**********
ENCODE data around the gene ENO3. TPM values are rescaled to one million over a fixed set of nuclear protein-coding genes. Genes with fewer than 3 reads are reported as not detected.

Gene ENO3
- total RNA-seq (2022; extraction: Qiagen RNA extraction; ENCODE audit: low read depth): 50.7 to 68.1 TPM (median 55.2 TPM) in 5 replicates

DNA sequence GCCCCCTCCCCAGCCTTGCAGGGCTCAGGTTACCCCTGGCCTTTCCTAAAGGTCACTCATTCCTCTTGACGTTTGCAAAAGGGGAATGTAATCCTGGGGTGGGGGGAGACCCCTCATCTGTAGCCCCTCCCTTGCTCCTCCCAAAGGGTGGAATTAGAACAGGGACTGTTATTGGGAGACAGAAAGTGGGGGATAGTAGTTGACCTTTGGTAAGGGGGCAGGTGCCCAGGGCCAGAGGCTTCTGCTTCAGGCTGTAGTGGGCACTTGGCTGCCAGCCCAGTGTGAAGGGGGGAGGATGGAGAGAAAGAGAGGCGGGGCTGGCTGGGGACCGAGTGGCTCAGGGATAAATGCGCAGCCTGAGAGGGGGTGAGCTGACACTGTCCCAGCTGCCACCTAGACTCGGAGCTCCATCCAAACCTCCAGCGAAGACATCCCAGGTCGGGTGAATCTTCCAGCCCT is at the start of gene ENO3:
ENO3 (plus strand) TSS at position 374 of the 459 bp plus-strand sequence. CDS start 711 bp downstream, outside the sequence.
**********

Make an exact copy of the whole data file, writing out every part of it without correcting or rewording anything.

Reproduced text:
ENCODE data around the gene ENO3. TPM values are rescaled to one million over a fixed set of nuclear protein-coding genes. Genes with fewer than 3 reads are reported as not detected.

Gene ENO3
- total RNA-seq (2022; extraction: Qiagen RNA extraction; ENCODE audit: low read depth): 50.7 to 68.1 TPM (median 55.2 TPM) in 5 replicates

DNA sequence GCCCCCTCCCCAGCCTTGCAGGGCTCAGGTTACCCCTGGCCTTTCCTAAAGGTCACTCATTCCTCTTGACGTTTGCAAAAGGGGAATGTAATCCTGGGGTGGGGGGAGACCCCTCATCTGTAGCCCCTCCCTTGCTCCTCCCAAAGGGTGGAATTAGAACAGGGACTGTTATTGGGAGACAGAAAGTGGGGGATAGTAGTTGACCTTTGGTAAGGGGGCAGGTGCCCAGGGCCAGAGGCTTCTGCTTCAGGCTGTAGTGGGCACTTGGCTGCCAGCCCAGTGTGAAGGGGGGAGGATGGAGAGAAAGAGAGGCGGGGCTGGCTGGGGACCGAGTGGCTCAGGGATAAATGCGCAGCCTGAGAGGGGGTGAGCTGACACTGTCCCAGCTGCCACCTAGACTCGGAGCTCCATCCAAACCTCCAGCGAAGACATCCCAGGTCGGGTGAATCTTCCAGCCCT is at the start of gene ENO3:
ENO3 (plus strand) TSS at position 374 of the 459 bp plus-strand sequence. CDS start 711 bp downstream, outside the sequence.